Review: Ibanez BTB 1826 Premium

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I was a teenager when I bought my first Ibanez bass, and although I soon switched to a Fender Jazz, I’ve been an admirer of Ibanez instruments ever since. Over the past decade, I’ve had the pleasure of reviewing two innovative Ibanez basses for Bass Player: the Azula (Ashula) Hybrid Bass (July ’10) and the Grooveline series (May ’11). In each case, I was impressed with how they pushed the envelope of what constitutes “normality” in the bass world, while staying true to particular core values. So, I was delighted to check out Ibanez’ newest six-string bass, the BTB 1826 Premium.

A lot of players don’t spend much (or any) time playing a six-string bass, but several years back, I added one to my ever-growing arsenal—mostly because my wife insisted I purchase another bass. Okay, that last part’s not true. Regardless, adding a six-string resulted in much musical growth and afforded me a surprising number of opportunities to play it live. I’ve since grown in my appreciation for what extended-range instruments offer us in terms of musical development, and in what they offer us on the bandstand, as well.

With the BTB 1826 Premium, Ibanez has once again successfully created an instrument that meets all our basic needs, while encouraging us to continue pushing the boundaries of our instrument. Since it’d be impossible to go over every detail of this feature-packed instrument, I’ll highlight my experience with it via four essential aspects.


The BTB 1826 is visually striking, largely due to its nine-piece panga panga/purpleheart/maple neck-through construction separating the beautifully sculpted walnut-and-ash body wings. The low-gloss finish perfectly accentuates the natural wood grains. If you haven’t heard of panga panga, you aren’t alone. I had to look it up myself. It’s an East African hardwood similar in appearance and function to wenge, which is from central Africa. Ibanez asserts that the panga panga fingerboard helps produce tight lows and mids with a pronounced sharp attack on the high end, and I found that to be true. Outside of practical matters, the wood choices here work well aesthetically, and the purpleheart adds a nice contrast to the dark and light tones provided by the other woods.


Despite the longer scale (35") and the reduced string spacing (17mm vs. the more typical 19mm), I found it easy enough to switch from a traditional bass to the BTB during a gig. The biggest difference resulted from the nearly flat fingerboard. It’s perhaps the flattest fingerboard I’ve ever experienced, and—combined with Ibanez’s thin neck profile—results in serious ease of playing. The deep cutaway on the lower side gives absolute access to the upper register; I could comp chords all the way up the neck with no trouble.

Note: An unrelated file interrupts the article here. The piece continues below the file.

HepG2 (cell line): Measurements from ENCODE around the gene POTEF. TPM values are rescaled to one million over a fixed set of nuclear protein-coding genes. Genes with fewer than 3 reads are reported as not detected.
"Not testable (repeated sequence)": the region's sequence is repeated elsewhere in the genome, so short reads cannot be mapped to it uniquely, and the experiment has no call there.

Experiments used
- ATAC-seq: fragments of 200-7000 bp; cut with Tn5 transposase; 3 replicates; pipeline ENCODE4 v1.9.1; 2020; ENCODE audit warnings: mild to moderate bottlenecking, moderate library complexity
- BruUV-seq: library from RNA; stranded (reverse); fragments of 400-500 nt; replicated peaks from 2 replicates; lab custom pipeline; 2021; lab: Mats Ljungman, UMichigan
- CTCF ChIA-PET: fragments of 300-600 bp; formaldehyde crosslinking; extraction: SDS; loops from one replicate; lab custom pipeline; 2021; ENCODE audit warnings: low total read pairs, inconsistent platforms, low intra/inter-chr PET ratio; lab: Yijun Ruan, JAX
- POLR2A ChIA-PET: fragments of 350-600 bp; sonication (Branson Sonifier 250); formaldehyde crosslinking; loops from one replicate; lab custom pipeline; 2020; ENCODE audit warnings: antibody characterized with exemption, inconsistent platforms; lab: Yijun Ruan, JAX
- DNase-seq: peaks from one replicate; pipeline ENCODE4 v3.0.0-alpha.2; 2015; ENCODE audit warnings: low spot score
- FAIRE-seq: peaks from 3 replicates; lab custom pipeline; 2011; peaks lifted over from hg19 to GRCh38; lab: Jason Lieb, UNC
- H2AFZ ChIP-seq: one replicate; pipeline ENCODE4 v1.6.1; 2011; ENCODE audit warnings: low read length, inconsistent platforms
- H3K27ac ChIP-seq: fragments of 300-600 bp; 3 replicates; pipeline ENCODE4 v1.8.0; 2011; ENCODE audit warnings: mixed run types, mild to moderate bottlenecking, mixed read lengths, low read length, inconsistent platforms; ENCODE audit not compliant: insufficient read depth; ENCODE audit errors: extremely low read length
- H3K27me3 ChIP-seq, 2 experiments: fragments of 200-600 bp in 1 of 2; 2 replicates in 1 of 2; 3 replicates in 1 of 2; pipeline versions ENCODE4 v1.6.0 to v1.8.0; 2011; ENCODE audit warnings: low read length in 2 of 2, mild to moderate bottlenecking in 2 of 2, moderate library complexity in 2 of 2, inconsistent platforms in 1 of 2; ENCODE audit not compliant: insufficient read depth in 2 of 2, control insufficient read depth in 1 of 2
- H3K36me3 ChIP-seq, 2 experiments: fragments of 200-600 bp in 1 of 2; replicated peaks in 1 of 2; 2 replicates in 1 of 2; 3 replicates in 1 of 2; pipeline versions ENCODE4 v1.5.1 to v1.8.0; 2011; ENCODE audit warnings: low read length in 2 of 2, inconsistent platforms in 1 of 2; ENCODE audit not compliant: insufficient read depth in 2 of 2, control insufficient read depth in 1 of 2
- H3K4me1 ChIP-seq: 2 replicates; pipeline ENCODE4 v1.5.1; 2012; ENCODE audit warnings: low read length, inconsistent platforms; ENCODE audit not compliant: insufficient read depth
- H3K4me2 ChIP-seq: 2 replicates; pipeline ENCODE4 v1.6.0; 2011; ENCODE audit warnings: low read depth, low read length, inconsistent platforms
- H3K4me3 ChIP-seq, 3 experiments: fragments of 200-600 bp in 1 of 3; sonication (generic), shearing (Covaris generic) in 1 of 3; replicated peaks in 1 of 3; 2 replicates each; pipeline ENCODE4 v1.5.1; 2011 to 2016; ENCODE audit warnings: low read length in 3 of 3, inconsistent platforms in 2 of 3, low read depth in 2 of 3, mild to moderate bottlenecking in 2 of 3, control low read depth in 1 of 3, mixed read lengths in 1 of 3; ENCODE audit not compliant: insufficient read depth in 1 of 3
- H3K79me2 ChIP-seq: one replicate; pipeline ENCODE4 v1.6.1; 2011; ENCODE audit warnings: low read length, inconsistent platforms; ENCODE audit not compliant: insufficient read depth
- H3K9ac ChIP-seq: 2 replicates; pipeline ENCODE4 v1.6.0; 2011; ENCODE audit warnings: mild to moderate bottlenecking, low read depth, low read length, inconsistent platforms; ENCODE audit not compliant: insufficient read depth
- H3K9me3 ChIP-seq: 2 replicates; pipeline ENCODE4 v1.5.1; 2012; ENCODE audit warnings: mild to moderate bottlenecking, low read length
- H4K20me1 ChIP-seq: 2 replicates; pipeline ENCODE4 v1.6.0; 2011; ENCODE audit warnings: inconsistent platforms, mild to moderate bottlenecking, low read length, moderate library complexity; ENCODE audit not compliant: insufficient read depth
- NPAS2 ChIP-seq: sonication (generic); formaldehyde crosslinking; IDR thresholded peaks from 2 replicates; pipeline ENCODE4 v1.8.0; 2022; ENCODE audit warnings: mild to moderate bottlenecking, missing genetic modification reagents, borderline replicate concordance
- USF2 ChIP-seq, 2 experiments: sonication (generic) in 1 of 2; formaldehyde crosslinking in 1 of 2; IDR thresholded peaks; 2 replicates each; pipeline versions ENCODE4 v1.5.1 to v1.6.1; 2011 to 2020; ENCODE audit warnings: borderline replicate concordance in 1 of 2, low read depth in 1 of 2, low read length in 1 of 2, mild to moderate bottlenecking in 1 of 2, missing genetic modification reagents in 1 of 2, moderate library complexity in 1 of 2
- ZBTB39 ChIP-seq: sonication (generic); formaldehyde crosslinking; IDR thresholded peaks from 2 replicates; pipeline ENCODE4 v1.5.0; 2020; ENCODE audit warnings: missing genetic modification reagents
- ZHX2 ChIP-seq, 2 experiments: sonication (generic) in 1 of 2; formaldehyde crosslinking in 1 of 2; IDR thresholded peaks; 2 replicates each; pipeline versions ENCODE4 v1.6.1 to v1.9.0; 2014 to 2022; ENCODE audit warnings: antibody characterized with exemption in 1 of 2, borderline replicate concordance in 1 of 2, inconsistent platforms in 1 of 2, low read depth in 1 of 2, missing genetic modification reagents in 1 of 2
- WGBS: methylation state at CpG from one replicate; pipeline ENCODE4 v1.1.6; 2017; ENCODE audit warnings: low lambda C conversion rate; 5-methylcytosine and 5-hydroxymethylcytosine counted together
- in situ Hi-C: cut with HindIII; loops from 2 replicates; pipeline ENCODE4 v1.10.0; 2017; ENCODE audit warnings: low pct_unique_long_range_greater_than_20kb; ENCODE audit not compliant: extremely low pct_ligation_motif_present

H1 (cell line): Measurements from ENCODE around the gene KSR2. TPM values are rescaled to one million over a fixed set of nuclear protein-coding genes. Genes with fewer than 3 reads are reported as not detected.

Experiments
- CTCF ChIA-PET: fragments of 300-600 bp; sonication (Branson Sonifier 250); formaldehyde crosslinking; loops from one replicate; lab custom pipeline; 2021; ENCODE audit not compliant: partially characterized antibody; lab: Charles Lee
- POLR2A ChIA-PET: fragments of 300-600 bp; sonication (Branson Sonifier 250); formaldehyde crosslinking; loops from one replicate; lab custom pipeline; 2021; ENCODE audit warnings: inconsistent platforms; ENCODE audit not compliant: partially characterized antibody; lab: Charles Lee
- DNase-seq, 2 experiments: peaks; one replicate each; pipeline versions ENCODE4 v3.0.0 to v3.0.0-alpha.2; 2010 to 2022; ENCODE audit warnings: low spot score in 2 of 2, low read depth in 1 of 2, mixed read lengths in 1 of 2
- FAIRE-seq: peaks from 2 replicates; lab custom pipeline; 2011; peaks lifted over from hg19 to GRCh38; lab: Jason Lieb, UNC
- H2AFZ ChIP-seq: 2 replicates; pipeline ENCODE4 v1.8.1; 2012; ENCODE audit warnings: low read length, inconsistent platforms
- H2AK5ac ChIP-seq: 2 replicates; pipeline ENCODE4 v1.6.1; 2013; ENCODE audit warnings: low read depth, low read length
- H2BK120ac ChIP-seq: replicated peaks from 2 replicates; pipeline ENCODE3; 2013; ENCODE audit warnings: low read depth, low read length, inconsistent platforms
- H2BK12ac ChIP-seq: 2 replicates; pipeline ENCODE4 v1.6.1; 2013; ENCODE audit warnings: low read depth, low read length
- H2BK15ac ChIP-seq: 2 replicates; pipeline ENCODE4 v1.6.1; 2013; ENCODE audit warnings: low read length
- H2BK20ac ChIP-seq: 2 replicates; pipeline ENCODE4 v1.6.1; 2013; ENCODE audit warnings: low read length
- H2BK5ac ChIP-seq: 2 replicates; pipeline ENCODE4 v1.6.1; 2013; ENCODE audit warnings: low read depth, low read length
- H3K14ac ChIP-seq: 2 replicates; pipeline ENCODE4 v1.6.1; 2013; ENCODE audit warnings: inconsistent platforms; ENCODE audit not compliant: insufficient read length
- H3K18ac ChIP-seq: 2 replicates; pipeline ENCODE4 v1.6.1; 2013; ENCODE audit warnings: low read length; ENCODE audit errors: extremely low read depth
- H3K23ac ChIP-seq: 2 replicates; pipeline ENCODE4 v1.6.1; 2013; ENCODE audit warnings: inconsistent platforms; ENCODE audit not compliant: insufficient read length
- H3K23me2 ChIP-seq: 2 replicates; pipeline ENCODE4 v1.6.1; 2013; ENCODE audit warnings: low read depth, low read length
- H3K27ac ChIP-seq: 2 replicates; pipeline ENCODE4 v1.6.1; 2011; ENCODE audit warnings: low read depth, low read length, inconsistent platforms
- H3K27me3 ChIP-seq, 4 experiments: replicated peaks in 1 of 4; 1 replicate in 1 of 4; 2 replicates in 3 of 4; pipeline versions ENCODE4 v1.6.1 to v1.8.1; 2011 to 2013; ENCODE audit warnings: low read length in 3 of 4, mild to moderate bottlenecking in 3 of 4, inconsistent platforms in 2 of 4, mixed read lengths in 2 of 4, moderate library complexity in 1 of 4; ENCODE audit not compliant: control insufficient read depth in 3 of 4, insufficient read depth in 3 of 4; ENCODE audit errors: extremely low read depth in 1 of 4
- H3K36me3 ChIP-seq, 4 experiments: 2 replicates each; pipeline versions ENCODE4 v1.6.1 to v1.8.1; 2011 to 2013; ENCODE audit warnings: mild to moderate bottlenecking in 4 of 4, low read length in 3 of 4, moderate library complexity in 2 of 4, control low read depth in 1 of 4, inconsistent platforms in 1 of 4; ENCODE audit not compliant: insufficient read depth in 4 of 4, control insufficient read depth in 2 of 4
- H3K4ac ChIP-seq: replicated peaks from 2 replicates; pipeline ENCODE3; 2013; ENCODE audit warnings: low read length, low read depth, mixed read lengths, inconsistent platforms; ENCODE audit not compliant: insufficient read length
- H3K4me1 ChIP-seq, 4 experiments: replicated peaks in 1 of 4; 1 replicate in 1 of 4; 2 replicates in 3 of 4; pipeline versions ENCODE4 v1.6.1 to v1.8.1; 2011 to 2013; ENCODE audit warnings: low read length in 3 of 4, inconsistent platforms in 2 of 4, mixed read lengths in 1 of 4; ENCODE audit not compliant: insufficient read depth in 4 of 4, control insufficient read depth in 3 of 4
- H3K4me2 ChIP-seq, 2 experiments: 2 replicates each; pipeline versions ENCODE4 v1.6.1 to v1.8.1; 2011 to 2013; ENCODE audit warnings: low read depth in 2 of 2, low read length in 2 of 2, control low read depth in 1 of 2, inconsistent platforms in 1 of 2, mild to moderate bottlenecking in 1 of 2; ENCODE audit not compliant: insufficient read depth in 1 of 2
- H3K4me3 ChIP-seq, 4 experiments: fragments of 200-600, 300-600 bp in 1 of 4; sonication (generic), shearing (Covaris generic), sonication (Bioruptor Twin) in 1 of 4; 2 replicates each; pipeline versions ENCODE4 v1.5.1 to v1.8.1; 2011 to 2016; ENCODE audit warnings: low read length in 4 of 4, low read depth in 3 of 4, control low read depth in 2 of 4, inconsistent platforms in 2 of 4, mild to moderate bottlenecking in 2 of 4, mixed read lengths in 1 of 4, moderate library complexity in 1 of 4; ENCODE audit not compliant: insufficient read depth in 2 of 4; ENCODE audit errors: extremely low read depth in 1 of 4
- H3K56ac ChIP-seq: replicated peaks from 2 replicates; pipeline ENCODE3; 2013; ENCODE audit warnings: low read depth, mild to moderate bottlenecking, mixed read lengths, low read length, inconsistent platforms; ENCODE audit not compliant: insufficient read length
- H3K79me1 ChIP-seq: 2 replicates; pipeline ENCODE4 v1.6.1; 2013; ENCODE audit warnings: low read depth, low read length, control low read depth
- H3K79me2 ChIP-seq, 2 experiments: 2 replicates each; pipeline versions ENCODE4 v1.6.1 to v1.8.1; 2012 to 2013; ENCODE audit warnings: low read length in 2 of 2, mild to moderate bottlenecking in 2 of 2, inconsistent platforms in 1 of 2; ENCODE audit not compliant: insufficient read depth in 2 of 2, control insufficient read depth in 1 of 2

The wood choice, electronics, and Aguilar DCB pickups combine to produce smooth, punchy lows and crystal-clear highs. There’s wonderfully nothing too complicated with the electronics. Outside of the EQ, you can engage the active preamp with the flip of a switch and also choose among three mid frequencies (250Hz, 450Hz, 700Hz), something I always appreciate. I rolled through a host of playing styles when testing the bass and was happy with how it performed in each. I also put it through the paces with my Boss Loop Station, layering on sounds while I tweaked the electronics (I find this method allows me to compare tones more objectively).


When you put “premium” in an instrument’s name, you’d better be able to back it up. Neck-through construction, exotic wood choices, and high-end pickups are a good start, but Ibanez also include a few other upgrades: edge-treated stainless-steel frets, Gotoh tuners, a zero-fret, the sleek Ibanez Monorail bridge system, and Neutrik locking output jack. Another sweetener is a custom multi-tool with everything you need to adjust on the fly. While it might seem minor, it was quite nice to not have to hunt down special tools when I got ready to put the bass through my adjustment tests.

The 6-string market is smaller than that of the 4- and 5-string world, but with players out there like Anthony Jackson, John Patitucci, Gerald Veasley, Alain Caron, Adam Nitti, and Oteil Bur-bridge showing us what this instrument can do, I expect the number to increase. And, the Ibanez 1826 Premium is a great instrument with which to begin a walk down that road. Even if you ultimately decide that “Leo got it right” with 4-strings, you might discover, like me, that adding 6-string skills will expand your musicality on all levels. It’s not the most inexpensive on-ramp for exploring extended-range basses, but for the money, you get a host of premium features that will serve you well for the life of that journey.


BTB 1826 Premium

Street $1,700
Pros Gorgeous aesthetics, premium features, classy tones
Cons None
Bottom Line For players new to the 6-string market or looking to upgrade, this bass offers a high-end look, feel, and sound at a midpoint price.


Body Walnut & ash
Neck Panga panga/purpleheart/maple w/graphite reinforcement rods
Scale 35"
Frets 24 medium stainless steel with premium fret-edge treatment
Fingerboard Bound panga panga with abalone offset dot inlay
Nut width 54mm (2.125")
Fingerboard radius 37.4"
Weight 10 lbs, 3 oz
Pickups Aguilar DCB
Controls Volume, blend, 3-band active EQ, EQ bypass switch, 3-way mid-frequency switch
Controls Volume, blend, 3-band active EQ, EQ bypass switch, 3-way mid-frequency switch
Bridge MR5 bridge
Tuners Gotoh

Made in Indonesia


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